One of the biggest barriers to entry for bikepacking for many people is cost (bikes, bags, gear, etc). I've been trying to help more friends get into the sport, and as part of that, collecting lists of budget options.

Obviously, the best bike is one you already have or can find used, but given the bike market these days, it's nice to have easy in-stock options as well.

Here's a few tips to get you started.

How much should you spend?

If you're brand new to biking, it's common to think a bike will cost, like, $300. And while you can sometimes find a used bike for that much or less, you won't find anything respectable around that price brand new—especially not something that's off-road capable.

Most flat bar bikes from a bike shop with reasonable performance start at $600. $750 will get you nicer components, and $1,000 will buy you a lightweight, high-performing machine, typically with hydraulic brakes (easy to squeeze), an air-spring suspension fork (lighter and more adjustable), and a nice gearing package or "groupset" (for smoother shifting).

Of course, you can easily spend more, and many people online will insist you must, but there's large diminishing marginal returns beyond $1,000 for flat bar bikes. The trickle-down effect over the years from high-end components to low-end components means budget bikes perform quite well these days. In particular, the introduction of MicroShift components to the market has resulted in much higher performance on budget bikes.

Also, if it helps, think about a bike's cost prorated over 5-10 years. Over 10 years, an $800 bike becomes $80/year, or just $6.67/month—a small investment for something that will bring you immense feelings of freedom and joy, while also saving on gas.

Know your needs

Buying a bike isn't the biggest decision you'll make in life, but it still helps to know your needs and what you're willing to compromise on.

As any good therapist will tell you, you ultimately know the answer—I'm just here to help ask the right questions (and give you some ideas) on how to get there. 🙃

What kind of riding will you do?

Do you want a bike for mainly road riding, with occasional dirt road or smooth forest path riding? If yes, consider a gravel or all-road bike with clearance for at least 38mm tires.

Do you want a bike that handles any type of terrain, including bumpy singletrack, while being a little bit slower on pavement? Consider a mountain bike with clearance for at least 2.3" tires.

Tip: it's much easier to make a mountain bike more pavement & commuting-friendly than it is to make a gravel or road bike more off-road friendly.

Why? Well, tire clearance is the biggest determining factor in how versatile a bike is. Modern gravel bikes often max out around 45-50mm (1.7-2.0"), while even a budget Walmart mountain bike will offer clearance for at least 2.4" tires.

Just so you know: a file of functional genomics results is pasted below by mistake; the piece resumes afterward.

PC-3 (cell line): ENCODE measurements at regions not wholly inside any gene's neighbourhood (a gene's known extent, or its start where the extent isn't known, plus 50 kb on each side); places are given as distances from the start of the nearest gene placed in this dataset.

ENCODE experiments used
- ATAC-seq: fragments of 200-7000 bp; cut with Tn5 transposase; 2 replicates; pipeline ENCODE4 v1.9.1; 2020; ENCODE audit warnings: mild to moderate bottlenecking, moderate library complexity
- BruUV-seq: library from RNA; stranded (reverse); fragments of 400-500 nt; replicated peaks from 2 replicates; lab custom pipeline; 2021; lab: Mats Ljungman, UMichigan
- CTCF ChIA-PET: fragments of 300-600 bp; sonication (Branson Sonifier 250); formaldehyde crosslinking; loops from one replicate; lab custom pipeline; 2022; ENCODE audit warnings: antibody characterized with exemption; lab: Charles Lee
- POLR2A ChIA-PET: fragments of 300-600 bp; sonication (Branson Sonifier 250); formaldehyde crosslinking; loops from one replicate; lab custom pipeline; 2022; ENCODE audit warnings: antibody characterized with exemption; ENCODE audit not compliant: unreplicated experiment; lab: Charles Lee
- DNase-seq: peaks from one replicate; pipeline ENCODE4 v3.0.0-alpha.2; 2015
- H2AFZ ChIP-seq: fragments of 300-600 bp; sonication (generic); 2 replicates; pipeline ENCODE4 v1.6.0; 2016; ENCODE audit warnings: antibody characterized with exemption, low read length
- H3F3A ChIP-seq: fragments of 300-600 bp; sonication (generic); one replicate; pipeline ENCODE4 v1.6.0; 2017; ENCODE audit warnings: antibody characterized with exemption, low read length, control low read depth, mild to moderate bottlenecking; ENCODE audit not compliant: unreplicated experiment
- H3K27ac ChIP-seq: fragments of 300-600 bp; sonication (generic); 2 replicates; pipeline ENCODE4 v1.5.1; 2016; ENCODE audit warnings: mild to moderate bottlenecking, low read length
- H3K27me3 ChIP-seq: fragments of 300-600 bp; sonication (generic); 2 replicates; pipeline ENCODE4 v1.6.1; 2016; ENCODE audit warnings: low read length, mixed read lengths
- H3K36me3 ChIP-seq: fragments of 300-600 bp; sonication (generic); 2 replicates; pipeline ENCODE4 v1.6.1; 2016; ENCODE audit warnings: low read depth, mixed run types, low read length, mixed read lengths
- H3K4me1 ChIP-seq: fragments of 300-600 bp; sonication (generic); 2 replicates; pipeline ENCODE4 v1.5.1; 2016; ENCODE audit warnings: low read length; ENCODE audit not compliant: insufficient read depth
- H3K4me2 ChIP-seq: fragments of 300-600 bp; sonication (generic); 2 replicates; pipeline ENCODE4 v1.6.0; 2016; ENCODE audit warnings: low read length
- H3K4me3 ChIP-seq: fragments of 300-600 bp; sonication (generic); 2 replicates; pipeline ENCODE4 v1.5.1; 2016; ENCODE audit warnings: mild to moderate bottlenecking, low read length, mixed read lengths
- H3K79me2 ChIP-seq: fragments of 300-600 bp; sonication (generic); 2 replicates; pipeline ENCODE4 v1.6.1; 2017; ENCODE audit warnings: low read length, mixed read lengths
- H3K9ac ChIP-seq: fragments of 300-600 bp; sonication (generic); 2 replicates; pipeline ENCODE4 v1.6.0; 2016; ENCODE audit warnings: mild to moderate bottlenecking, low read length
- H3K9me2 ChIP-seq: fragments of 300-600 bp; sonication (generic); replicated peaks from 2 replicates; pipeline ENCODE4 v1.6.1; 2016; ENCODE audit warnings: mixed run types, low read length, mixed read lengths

After your fitness, rolling resistance (i.e. tires) are the biggest factor in how fast you'll go, and they're thankfully easy enough to swap at home in 20 minutes, or for a very low cost at bike shops. On a bike with good tire clearance, you can easily swap from a 2.4" tire with big tread for dirt, to a 2.1" fast-rolling tire with smoother tread for pavement riding.

Believe it or not, certain 2.2" mountain bike tires are even faster on pavement than dedicated road or gravel tires.

Despite everything you've ever heard or thought about bike tires, smaller tires are not usually faster. Smaller tires can feel faster due to all the vibration they pass along, but in most cases, a larger tire will actually be faster, as it reduces impacts on your body and absorbs bumps on the road and trail. I'll dive deeper on this another time, but for now, know you don't need to pick speed OR comfort—you can have both!

What to look for

Our recommended criteria for a great dirt-friendly bikepacking bike include:

  1. Tire clearance for at least 700x40mm tires, ideally 29 x 2.3"+ for max versatility
  2. Low gearing of at least a 11-36t cassette on a 2x chainring bike, or 11-46t on a 1x chainring bike
  3. Disc brakes, ideally hydraulic
Is this all jargon to you? No worries—here's a quick explainer.

Tire size
Tire sizes are measured in diameter and width. Most bikes these days come with either 27.5" (aka 650b) or 29" (aka 700c) diameter wheels. 29" is better for most riders, as bigger wheels roll over obstacles better. If you're vertically-challenged (say, 5'4" or under), 27.5" wheels may be more manageable and maneuverable. Width is how wide the tire is if you're looking at it straight-on. There's no benefit to tires smaller than 2.2" if you're riding on dirt.

Gearing is how easy or hard it is to pedal. Without going into gear inches and all sorts of advanced calculations, know that the smaller your front chainring is and the bigger your back cassette is, the easier it'll be to ride up hills. If you live in a flat area, this is less important.

Number of gears (or "number of speeds") is a common stat for bikes, but surprisingly isn't that important unless you're an advanced rider looking to optimize your cadence at a given speed.

Gear range (or "gear ratio") is much more significant, especially for bikepacking, when you'll encounter many types of surfaces and elevation changes. You want as big a range as possible, which can be accomplished with a large cassette (e.g. a 10-51 tooth [literally the metal tooths on each cog, where the lower number is harder and the big number is easier]), multiple chainrings on the front, or both.

1x refers to one chainring on the front of the bike. It's quickly become the standard for mountain bikes and even many gravel bikes, as it's simpler, lighter, and sufficient for off-road riding where you typically go slower than road riding.